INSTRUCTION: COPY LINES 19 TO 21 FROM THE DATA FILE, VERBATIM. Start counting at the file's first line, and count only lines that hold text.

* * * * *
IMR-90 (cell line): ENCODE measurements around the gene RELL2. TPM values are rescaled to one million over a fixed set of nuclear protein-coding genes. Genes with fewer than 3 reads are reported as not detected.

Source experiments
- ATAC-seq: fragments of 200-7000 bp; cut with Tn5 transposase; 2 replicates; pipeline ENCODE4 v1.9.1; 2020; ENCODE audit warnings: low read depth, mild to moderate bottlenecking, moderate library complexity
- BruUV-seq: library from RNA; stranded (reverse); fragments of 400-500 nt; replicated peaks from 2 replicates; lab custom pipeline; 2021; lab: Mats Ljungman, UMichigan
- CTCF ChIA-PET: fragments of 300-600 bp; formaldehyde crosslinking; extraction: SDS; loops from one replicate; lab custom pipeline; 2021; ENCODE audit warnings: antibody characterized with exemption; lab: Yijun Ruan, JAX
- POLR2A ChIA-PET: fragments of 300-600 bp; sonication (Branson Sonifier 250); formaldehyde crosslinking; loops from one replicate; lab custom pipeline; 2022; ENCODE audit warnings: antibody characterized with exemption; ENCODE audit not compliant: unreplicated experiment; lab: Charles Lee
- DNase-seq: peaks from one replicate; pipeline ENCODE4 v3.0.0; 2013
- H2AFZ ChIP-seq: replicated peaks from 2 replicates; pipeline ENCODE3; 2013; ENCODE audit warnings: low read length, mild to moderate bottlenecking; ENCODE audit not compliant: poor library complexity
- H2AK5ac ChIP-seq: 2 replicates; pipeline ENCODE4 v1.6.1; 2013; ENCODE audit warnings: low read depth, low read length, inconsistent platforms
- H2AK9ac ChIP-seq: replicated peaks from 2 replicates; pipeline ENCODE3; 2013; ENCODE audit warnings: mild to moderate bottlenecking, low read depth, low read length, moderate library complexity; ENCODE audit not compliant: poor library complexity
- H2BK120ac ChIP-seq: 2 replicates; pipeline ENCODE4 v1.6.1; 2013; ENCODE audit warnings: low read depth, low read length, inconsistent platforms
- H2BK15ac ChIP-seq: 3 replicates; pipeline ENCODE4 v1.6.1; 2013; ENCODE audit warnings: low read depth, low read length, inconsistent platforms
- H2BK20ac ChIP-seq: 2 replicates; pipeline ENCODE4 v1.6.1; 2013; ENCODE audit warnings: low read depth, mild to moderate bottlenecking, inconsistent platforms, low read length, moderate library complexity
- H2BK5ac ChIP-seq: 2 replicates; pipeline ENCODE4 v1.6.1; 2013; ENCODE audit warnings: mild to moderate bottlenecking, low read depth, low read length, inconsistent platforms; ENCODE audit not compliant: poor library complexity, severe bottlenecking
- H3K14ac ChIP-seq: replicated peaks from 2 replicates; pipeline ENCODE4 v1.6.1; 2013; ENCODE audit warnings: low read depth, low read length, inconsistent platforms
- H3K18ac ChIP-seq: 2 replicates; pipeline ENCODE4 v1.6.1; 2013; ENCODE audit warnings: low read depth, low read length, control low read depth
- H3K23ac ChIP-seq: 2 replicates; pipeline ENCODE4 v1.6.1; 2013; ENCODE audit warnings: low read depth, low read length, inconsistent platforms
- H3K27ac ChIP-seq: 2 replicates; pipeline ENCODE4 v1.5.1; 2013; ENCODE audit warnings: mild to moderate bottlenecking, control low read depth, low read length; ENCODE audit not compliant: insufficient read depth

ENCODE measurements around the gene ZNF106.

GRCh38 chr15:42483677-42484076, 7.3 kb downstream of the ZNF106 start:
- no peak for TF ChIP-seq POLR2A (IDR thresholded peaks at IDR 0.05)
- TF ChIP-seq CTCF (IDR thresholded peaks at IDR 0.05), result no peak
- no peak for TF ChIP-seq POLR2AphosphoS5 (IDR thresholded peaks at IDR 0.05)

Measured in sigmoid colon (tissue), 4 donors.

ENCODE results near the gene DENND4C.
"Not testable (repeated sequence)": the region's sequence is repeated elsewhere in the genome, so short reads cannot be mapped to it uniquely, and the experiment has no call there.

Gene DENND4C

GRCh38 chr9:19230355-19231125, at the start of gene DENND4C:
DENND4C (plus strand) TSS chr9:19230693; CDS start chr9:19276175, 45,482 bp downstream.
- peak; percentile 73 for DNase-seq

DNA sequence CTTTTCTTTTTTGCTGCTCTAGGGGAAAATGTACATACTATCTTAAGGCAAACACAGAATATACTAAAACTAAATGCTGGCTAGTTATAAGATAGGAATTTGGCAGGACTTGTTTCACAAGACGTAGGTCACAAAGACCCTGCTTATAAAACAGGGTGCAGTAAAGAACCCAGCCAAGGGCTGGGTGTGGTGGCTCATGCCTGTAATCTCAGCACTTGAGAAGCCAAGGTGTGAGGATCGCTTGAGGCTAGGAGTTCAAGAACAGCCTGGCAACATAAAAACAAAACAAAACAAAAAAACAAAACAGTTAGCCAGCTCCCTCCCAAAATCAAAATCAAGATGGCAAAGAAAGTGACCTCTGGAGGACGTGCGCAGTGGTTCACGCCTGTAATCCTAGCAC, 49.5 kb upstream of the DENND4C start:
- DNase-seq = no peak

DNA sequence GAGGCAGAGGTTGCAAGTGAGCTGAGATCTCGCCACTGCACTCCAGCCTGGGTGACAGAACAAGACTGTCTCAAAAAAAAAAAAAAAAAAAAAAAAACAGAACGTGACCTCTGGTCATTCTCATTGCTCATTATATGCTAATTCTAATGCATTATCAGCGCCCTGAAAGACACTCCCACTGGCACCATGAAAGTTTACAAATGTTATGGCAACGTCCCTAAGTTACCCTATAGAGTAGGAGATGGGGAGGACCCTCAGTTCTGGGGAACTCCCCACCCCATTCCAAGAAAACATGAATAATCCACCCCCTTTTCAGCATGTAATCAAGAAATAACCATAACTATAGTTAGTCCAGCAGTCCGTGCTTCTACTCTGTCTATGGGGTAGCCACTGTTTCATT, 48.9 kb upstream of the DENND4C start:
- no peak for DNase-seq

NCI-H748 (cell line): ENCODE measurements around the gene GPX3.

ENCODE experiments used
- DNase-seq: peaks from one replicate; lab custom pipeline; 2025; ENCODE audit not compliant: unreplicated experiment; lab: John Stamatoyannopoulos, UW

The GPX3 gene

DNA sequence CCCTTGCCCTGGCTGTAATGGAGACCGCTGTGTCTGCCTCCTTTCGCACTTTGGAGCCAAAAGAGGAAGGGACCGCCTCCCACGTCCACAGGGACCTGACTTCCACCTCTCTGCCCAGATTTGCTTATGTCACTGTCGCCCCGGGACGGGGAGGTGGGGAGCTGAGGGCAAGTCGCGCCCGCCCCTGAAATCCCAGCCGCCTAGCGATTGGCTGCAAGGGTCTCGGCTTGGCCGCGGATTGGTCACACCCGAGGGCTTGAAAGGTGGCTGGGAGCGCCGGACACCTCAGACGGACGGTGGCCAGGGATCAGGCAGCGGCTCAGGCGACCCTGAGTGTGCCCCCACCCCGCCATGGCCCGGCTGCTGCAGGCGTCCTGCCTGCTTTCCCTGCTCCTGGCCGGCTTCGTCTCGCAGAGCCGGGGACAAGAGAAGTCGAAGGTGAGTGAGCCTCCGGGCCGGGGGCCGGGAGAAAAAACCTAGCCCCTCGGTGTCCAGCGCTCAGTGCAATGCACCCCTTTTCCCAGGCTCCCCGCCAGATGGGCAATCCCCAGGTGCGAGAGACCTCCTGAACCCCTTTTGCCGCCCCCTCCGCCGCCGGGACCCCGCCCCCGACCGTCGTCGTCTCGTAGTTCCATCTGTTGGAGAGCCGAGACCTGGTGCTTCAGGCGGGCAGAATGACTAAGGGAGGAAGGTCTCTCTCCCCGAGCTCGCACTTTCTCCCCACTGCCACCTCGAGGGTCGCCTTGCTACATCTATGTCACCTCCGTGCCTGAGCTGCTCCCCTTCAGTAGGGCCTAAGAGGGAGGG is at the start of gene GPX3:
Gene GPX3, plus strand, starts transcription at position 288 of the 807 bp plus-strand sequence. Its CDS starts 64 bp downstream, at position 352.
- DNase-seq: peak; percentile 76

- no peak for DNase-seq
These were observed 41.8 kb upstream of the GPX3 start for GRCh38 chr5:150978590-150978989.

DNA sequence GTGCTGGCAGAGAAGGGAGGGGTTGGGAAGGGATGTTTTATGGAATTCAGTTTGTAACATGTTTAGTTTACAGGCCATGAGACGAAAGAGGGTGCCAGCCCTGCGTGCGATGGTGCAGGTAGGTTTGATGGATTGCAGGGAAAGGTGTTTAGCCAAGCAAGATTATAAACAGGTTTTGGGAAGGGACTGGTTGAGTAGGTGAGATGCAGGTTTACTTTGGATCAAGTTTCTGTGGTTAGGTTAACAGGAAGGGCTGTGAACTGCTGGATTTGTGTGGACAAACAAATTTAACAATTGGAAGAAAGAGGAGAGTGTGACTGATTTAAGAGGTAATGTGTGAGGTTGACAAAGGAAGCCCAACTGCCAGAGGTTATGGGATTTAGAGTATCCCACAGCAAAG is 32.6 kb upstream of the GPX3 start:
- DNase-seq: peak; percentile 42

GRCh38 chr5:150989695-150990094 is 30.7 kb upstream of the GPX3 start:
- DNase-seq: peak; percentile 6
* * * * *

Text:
ENCODE measurements around the gene ZNF106.

GRCh38 chr15:42483677-42484076, 7.3 kb downstream of the ZNF106 start:
- no peak for TF ChIP-seq POLR2A (IDR thresholded peaks at IDR 0.05)